Recently I came to talk with a network guy about ADSL. He said that an ADSL of 2 Mbit/s means 2 Mbit/s from my modem to the ISP, not 2 Mbit/s from the modem to the internet. That means the speed of the line actually depends on how well the ISP can let me go to the internet.

Is that true? Is that the kind of speed that being advertised?

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    That's the only speed it could ever be as the internet is not a single entity... Commented Jan 29, 2010 at 14:40

2 Answers 2


Short answer: yes.

Suppose an ISP has 100 megabits to the internet. They might have 100 customers, each with 2 Mbps each. They are assuming that all 100 customers will not use that 2 Mbps at once. They may even use devices to "shape" the traffic to make it so everyone gets a fair share if everyone tries to use their max speed at once.

Also, 2 Mbps is one direction. ADSL has two speeds, the upload and download speeds.

  • + 1 for mentioning the contention ratio. Hugely important. The lower the better.
    – dunxd
    Commented Jan 29, 2010 at 14:04
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    You can delete "normally" in your last sentence. The "A" in ADSL mean "asymmetric", which means that the bandwidth in upload and download are always different by definition.
    – splattne
    Commented Jan 30, 2010 at 8:50
  • Sadly, in the UK at least, a more realistic scenario would be an ISP sharing a 1Gb/s link across 100,000 users. Yes , you share your 2Mb/s slice of the pipe with 50 other users (on average) assuming a typical 50:1 contention ratio, or 40,000 users if you have a premium 20:1 contention ratio.
    – CJM
    Commented Sep 22, 2010 at 13:12
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    The question is "What does that 2 Mbit/s exactly mean for an ADSL?" your answer is "Short answer: yes.". Wtf? Commented Jul 28, 2016 at 8:37

They are not saying that you will get to enjoy 2Mbps of bandwidth between your computer and your favorite website. The speed that is advertised is the speed between you and your ISP. There are dozens of variables that will control/limit your speed to "the Internet".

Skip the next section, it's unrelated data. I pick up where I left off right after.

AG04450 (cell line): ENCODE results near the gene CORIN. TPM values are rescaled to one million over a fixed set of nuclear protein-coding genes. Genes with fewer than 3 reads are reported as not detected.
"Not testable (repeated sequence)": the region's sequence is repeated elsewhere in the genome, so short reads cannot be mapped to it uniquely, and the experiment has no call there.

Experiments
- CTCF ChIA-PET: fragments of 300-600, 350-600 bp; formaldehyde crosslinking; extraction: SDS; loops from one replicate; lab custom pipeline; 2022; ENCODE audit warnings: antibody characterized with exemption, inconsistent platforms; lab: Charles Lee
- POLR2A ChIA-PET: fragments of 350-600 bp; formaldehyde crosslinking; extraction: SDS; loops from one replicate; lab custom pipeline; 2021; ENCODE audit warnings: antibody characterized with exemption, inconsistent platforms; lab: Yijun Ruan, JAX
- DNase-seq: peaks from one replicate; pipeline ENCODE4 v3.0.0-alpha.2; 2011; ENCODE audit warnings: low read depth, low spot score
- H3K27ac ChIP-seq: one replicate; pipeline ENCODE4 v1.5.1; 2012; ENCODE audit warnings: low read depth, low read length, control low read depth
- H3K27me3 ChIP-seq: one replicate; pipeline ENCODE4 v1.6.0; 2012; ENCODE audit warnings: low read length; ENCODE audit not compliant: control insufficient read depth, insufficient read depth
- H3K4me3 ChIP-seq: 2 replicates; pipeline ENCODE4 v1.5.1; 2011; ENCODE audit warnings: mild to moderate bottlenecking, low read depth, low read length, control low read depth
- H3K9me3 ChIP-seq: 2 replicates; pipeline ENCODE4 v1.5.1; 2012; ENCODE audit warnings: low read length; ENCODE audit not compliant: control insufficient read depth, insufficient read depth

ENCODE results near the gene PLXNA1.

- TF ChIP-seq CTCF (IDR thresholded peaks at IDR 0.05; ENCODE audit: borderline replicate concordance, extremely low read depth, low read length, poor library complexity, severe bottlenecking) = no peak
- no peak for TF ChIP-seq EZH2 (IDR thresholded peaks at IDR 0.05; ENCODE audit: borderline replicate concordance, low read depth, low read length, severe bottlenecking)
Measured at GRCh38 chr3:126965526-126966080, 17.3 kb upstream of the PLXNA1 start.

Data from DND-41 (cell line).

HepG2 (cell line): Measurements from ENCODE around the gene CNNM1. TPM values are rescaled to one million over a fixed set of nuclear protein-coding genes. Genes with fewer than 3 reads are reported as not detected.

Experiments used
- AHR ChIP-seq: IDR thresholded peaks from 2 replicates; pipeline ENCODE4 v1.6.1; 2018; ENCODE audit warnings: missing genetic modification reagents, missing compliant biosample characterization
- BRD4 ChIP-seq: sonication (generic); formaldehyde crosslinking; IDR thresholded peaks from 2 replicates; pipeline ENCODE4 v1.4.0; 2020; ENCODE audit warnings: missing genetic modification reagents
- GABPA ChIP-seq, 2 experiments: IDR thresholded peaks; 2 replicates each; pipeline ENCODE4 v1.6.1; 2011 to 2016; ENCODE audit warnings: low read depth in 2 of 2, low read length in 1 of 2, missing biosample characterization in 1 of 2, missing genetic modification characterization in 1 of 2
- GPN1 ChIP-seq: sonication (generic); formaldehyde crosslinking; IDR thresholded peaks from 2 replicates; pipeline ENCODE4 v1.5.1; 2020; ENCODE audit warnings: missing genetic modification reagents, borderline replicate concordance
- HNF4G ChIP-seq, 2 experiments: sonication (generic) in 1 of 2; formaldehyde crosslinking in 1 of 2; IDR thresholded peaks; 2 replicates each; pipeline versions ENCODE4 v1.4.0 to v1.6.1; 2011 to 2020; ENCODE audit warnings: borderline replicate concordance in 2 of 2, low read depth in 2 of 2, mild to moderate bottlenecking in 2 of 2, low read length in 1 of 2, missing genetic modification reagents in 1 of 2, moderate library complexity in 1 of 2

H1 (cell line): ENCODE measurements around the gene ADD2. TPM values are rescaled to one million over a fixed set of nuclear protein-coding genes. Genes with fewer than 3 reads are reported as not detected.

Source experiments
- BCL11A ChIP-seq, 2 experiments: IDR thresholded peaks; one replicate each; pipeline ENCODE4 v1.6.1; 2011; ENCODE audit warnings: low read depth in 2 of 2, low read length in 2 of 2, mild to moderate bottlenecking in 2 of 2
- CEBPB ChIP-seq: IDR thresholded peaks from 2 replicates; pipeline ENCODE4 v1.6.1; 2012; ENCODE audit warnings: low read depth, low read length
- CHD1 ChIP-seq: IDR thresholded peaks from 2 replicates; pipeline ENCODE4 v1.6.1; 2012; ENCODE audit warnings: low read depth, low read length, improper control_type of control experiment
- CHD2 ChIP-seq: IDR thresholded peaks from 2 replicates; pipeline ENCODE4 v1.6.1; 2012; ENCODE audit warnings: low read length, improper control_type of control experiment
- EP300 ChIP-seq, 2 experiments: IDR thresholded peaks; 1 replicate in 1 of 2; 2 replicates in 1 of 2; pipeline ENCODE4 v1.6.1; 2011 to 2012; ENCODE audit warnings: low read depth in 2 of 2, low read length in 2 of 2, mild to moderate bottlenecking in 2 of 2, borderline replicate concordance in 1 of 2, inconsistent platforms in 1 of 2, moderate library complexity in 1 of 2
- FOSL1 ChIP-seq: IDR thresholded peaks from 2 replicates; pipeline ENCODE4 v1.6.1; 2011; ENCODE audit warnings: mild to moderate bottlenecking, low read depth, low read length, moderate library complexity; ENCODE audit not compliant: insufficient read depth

Some variables:

  1. Route of traffic to remote site
  2. Response of Remote server
  3. In many cases amount of users online at the same time.

You will probably never get a full 2Mbps communication between yourself and servers you request information from. The ISP is stating their upper limit when they sell bandwidth like this. No matter what technology you go with (ADLS, Broadband, Wireless) you will always be sold on the possibility of the upper limit. Good luck getting close to that.

  • One exception -- Frame Relay. In that case, there's often a CIR (Committed Information Rate), which is the guaranteed bandwidth that you'll get. Of course, even with that, you might have some protocol overhead, so some methods of testing could show slightly lower than the CIR.
    – Joe H.
    Commented Jan 29, 2010 at 14:06
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    Actually, in thinking about it -- another exception -- paying more to get a SLA (Service Level Agreement) with the ISP, where they'll guarantee a minimum level of service. Of course, this will significantly raise the cost, as it's normally only available in business class lines.
    – Joe H.
    Commented Jan 29, 2010 at 14:08
  • @Joe - that's a good point. Hadn't considered that since I assumed Phoung wouldn't have access to it but I'm really glad you pointed it out.
    – Patrick
    Commented Jan 29, 2010 at 14:31
  • @Joe - that still only guarantees you that bandwidth on hardware that the ISP controls. For example, they don't control Level3 and most likely don't support the remote site(s) you are getting the data in question from... Commented Jan 29, 2010 at 21:33

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